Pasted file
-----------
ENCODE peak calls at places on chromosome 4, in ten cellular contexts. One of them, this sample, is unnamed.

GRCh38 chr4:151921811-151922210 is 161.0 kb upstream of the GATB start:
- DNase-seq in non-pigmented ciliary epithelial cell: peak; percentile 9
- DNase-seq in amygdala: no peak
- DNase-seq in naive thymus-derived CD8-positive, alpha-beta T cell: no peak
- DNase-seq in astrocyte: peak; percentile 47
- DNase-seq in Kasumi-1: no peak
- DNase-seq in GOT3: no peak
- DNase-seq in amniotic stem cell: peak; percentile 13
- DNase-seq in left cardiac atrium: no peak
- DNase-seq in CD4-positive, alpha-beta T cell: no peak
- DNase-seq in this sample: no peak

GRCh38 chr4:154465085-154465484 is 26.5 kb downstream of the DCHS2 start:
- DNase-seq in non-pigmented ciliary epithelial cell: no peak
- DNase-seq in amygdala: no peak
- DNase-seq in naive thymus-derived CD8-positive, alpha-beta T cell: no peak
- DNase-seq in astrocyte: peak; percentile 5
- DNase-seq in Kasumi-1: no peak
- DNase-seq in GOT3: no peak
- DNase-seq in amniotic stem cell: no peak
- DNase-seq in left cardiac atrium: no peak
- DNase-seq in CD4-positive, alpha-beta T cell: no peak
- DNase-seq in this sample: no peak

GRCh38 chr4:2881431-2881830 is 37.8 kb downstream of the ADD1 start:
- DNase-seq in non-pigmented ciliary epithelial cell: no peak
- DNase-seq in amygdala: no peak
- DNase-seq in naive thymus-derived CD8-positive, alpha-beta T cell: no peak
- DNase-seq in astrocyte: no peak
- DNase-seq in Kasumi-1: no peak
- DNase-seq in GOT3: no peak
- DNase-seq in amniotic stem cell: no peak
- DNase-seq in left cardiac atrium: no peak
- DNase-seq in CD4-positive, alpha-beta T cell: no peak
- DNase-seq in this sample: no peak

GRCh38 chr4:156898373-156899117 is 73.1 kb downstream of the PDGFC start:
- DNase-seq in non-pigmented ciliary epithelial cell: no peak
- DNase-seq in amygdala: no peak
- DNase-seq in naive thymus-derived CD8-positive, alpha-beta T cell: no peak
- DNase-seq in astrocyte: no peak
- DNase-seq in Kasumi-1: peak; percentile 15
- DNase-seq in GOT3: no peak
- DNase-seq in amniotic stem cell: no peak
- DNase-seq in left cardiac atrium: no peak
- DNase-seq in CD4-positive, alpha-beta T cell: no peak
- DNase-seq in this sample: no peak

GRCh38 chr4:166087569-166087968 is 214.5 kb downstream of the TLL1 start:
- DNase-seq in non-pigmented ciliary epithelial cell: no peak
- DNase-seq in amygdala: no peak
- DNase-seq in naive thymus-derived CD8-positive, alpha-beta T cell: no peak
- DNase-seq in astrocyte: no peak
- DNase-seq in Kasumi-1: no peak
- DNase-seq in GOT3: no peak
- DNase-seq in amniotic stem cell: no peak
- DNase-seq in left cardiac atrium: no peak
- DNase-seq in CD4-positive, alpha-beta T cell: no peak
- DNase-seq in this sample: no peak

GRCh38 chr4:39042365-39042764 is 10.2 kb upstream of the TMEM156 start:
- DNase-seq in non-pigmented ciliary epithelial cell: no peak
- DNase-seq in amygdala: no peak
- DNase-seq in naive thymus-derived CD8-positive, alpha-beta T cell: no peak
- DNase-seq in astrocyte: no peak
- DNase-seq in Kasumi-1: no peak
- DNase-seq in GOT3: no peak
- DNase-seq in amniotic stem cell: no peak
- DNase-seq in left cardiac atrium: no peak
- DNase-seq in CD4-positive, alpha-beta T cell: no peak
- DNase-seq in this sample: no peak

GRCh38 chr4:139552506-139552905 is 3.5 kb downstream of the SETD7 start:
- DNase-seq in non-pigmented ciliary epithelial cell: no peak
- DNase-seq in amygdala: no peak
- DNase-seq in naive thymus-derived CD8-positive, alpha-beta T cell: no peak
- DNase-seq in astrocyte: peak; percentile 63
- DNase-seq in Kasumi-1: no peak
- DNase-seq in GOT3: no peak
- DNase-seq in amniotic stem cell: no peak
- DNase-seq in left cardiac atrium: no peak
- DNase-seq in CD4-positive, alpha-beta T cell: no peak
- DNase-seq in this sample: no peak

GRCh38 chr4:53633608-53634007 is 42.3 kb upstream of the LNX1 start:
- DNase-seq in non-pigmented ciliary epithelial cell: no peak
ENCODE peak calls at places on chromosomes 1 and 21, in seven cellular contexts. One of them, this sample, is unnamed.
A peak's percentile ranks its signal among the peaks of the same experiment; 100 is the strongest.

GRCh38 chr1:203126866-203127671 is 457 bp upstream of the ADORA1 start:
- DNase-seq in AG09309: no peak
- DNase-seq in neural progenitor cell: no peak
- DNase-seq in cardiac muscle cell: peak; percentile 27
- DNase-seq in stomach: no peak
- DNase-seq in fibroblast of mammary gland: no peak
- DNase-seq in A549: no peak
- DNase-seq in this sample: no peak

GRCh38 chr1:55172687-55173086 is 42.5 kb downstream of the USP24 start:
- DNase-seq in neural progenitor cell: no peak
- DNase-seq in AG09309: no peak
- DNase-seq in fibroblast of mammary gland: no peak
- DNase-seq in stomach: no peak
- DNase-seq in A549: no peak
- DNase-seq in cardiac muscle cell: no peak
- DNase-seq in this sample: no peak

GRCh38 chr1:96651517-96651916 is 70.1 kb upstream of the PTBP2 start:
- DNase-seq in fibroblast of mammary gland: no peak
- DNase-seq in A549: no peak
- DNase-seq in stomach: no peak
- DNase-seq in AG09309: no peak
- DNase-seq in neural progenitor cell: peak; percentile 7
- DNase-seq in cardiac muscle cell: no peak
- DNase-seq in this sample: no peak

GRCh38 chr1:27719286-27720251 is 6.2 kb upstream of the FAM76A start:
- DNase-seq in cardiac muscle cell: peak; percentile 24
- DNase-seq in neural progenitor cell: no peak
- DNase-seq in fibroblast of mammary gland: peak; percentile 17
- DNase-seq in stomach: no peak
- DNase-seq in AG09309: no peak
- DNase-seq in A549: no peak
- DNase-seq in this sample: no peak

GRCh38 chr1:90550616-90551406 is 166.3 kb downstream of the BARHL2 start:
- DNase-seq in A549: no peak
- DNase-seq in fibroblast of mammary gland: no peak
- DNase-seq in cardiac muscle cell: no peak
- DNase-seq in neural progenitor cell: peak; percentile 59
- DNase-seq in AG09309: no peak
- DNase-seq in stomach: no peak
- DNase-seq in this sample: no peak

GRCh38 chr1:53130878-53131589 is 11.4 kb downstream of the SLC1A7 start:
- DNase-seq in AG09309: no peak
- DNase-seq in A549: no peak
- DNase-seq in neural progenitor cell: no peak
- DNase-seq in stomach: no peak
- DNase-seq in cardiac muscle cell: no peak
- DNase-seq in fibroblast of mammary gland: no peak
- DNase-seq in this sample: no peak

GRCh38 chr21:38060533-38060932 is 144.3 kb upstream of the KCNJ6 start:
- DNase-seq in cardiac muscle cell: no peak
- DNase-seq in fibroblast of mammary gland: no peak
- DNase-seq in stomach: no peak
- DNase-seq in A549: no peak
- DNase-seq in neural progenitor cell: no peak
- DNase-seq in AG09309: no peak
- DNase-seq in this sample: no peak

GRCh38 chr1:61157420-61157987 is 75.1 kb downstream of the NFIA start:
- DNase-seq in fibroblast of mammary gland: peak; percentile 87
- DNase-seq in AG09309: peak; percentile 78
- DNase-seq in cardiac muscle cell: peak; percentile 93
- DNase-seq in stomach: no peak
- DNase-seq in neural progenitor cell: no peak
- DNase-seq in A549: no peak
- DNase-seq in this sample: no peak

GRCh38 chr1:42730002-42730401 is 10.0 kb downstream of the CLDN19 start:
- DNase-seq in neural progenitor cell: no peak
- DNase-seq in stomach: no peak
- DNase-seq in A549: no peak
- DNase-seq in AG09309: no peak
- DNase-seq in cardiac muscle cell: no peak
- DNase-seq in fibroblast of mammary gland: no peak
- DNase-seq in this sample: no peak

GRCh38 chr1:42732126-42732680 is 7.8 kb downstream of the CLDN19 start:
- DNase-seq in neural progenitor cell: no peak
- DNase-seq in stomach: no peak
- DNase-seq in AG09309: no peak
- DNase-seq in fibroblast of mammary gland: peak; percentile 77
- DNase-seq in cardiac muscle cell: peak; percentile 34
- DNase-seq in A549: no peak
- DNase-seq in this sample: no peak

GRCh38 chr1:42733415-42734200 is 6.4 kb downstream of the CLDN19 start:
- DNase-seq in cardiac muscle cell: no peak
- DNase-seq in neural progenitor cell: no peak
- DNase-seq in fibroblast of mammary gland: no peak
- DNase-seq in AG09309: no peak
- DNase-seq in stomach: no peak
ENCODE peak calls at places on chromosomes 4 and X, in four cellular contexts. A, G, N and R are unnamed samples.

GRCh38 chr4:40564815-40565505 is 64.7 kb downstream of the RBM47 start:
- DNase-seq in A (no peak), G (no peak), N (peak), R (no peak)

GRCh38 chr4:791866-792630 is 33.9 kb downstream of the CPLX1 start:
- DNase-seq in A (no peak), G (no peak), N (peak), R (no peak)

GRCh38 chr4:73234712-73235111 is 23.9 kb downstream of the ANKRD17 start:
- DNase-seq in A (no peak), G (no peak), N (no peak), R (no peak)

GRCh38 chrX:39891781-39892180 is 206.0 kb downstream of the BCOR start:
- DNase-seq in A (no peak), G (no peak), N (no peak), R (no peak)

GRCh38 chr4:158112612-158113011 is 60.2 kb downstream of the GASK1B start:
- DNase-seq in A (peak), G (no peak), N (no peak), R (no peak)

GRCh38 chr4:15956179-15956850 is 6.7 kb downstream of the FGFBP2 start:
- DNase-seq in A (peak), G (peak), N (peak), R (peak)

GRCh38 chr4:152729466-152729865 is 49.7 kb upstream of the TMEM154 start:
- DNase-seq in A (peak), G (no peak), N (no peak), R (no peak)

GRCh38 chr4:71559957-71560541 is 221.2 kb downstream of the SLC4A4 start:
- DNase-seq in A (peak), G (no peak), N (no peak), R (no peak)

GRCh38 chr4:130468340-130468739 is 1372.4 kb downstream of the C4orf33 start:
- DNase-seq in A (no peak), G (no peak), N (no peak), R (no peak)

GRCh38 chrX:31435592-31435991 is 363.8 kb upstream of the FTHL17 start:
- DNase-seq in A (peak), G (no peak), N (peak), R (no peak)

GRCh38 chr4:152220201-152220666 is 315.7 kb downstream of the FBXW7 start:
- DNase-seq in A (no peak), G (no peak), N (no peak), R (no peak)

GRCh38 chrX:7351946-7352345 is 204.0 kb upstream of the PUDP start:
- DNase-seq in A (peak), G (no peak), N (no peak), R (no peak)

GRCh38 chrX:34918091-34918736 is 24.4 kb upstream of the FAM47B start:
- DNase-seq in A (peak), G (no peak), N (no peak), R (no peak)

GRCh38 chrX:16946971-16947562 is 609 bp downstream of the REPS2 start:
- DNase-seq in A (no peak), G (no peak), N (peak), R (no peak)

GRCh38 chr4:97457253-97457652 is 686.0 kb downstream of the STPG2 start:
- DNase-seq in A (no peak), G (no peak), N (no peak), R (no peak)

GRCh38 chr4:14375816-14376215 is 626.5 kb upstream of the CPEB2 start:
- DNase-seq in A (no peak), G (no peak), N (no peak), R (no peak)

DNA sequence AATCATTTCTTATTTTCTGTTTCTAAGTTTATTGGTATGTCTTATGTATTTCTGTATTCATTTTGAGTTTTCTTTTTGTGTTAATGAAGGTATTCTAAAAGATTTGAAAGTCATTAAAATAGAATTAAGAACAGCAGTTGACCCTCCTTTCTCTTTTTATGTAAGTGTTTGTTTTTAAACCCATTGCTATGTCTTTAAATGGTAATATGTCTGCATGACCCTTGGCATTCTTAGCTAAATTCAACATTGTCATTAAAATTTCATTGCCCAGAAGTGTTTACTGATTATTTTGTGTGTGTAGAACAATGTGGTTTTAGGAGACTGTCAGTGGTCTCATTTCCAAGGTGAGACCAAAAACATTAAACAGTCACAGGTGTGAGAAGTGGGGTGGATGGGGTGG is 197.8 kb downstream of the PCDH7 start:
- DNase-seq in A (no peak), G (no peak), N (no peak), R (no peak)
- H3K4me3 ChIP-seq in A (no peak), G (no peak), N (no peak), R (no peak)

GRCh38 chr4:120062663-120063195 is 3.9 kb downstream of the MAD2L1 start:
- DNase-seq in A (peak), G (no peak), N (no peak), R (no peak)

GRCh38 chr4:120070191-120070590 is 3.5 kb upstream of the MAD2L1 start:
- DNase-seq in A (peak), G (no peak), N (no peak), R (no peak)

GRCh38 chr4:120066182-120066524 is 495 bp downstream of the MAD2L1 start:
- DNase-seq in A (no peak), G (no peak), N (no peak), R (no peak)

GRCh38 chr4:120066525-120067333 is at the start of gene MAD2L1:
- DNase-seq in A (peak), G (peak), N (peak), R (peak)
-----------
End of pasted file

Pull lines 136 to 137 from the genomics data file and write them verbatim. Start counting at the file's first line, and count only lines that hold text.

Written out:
- DNase-seq in neural progenitor cell: no peak
- DNase-seq in AG09309: no peak